Does Hospital Volume Affect Outcomes in Patients Undergoing Vestibular Schwannoma Surgery?

Jonathan L. Hatch, Michael J. Bauschard, Shaun A. Nguyen, Paul R. Lambert, Ted A. Meyer, Theodore R. McRackan

Research output: Contribution to journalArticle

3 Citations (Scopus)

Abstract

Objective:To determine the effect of hospital surgical case volume on the outcomes of vestibular schwannoma surgery.Study Design:Retrospective case review.Setting:University HealthSystem Consortium member hospitals (includes nearly every US academic medical center).Patients:Three thousand six hundred ninety-seven patients who underwent vestibular schwannoma resection over a 3-year timespan (2012-2015) grouped by race, age, comorbidities, payer, and sex.Intervention:Surgical resection of vestibular schwannoma.Main Outcome Measures:Morbidity and mortality following vestibular schwannoma excision are compared by hospital volume (low, medium, and high) including deciles.Results:There was significantly longer length of stay (p ≤ 0.005) among groups with low-volume hospitals followed by medium-volume hospitals and high-volume hospitals. Low-volume hospitals had a significantly higher rate of complications including stroke, aspiration, and respiratory failure (p ≤ 0.0175). Patient characteristics of age, sex, sex, and baseline comorbidities were similar between hospital groups. However, patients at high-volume hospitals were more likely to be Caucasian (83.1%, p = 0.0001) and have private insurance (76.7%, p < 0.0001). There was a strong negative correlation between complication rates and hospital volume (r =-0.8164, p = 0.0040).Conclusion:The volume of vestibular schwannoma surgeries performed at a hospital impacts length of stay and rates of postoperative complications. Demographics among hospital groups were similar though high-volume hospitals had significantly more patients who were privately insured and Caucasian.

Original languageEnglish (US)
Pages (from-to)481-487
Number of pages7
JournalOtology and Neurotology
Volume39
Issue number4
DOIs
StatePublished - Apr 1 2018

Fingerprint

Acoustic Neuroma
High-Volume Hospitals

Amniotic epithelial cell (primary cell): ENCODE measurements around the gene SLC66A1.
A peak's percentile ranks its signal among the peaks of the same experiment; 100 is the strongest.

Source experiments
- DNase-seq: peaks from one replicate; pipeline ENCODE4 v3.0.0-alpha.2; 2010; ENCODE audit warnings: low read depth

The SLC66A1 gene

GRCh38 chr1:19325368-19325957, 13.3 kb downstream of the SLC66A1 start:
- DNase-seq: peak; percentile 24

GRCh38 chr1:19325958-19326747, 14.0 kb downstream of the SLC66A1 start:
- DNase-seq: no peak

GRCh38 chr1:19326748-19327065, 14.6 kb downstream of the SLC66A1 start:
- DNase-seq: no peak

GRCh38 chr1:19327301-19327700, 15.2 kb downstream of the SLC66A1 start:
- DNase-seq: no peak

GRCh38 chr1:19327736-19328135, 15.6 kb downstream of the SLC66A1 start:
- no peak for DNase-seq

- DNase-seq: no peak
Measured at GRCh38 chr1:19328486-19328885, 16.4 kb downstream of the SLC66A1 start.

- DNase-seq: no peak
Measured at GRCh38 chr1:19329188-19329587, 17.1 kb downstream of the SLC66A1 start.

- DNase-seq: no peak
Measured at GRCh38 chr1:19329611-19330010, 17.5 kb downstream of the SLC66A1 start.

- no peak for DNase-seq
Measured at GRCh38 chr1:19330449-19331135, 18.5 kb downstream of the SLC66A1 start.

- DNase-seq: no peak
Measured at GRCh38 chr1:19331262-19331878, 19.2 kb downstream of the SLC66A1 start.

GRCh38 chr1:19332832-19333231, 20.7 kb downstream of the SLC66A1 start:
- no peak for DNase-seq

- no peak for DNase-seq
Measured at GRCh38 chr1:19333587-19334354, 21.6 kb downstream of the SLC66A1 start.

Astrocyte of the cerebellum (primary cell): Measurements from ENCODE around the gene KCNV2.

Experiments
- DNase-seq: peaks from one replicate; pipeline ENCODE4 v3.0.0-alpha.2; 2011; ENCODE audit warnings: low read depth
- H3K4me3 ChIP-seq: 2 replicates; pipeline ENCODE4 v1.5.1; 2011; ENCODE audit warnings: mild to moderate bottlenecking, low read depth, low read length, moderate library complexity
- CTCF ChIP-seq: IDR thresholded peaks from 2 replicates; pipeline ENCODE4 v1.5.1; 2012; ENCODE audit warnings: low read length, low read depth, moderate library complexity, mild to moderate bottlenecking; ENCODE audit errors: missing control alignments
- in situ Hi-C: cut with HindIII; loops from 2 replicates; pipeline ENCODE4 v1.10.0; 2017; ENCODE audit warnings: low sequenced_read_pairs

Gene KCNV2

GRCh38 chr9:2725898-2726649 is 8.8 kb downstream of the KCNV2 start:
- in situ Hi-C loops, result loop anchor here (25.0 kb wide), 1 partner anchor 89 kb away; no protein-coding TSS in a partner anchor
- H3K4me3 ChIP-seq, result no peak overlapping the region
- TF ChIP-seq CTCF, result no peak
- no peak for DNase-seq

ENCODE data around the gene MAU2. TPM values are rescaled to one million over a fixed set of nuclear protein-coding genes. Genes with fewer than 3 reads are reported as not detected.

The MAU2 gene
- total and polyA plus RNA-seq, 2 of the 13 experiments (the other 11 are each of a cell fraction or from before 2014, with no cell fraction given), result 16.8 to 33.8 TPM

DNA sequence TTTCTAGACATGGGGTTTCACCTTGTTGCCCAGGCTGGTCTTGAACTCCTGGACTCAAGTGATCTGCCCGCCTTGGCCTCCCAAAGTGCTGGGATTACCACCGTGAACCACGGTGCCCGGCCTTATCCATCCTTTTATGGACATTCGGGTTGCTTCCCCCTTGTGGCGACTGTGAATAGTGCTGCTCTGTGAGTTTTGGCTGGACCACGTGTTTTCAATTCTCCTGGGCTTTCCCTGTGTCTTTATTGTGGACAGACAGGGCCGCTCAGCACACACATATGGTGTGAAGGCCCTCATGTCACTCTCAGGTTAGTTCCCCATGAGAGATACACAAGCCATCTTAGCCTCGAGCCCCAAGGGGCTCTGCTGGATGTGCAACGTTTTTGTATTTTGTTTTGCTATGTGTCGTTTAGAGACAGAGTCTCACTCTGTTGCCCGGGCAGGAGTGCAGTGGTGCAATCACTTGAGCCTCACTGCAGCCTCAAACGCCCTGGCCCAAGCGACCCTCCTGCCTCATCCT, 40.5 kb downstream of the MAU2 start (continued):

Low-Volume Hospitals
Comorbidity
Length of Stay
Insurance
Sex Characteristics
Respiratory Insufficiency
Retrospective Studies
Stroke
Demography
Outcome Assessment (Health Care)
Morbidity
Mortality

Keywords

  • Acoustic neuroma
  • Clinical effectiveness research
  • Clinical outcomes
  • Database research
  • Surgical volume
  • Vestibular schwannoma

ASJC Scopus subject areas

  • Otorhinolaryngology
  • Sensory Systems
  • Clinical Neurology

Cite this

Does Hospital Volume Affect Outcomes in Patients Undergoing Vestibular Schwannoma Surgery? / Hatch, Jonathan L.; Bauschard, Michael J.; Nguyen, Shaun A.; Lambert, Paul R.; Meyer, Ted A.; McRackan, Theodore R.

In: Otology and Neurotology, Vol. 39, No. 4, 01.04.2018, p. 481-487.

Research output: Contribution to journalArticle

Hatch, Jonathan L. ; Bauschard, Michael J. ; Nguyen, Shaun A. ; Lambert, Paul R. ; Meyer, Ted A. ; McRackan, Theodore R. / Does Hospital Volume Affect Outcomes in Patients Undergoing Vestibular Schwannoma Surgery?. In: Otology and Neurotology. 2018 ; Vol. 39, No. 4. pp. 481-487.
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abstract = "Objective:To determine the effect of hospital surgical case volume on the outcomes of vestibular schwannoma surgery.Study Design:Retrospective case review.Setting:University HealthSystem Consortium member hospitals (includes nearly every US academic medical center).Patients:Three thousand six hundred ninety-seven patients who underwent vestibular schwannoma resection over a 3-year timespan (2012-2015) grouped by race, age, comorbidities, payer, and sex.Intervention:Surgical resection of vestibular schwannoma.Main Outcome Measures:Morbidity and mortality following vestibular schwannoma excision are compared by hospital volume (low, medium, and high) including deciles.Results:There was significantly longer length of stay (p ≤ 0.005) among groups with low-volume hospitals followed by medium-volume hospitals and high-volume hospitals. Low-volume hospitals had a significantly higher rate of complications including stroke, aspiration, and respiratory failure (p ≤ 0.0175). Patient characteristics of age, sex, sex, and baseline comorbidities were similar between hospital groups. However, patients at high-volume hospitals were more likely to be Caucasian (83.1{\%}, p = 0.0001) and have private insurance (76.7{\%}, p < 0.0001). There was a strong negative correlation between complication rates and hospital volume (r =-0.8164, p = 0.0040).Conclusion:The volume of vestibular schwannoma surgeries performed at a hospital impacts length of stay and rates of postoperative complications. Demographics among hospital groups were similar though high-volume hospitals had significantly more patients who were privately insured and Caucasian.",
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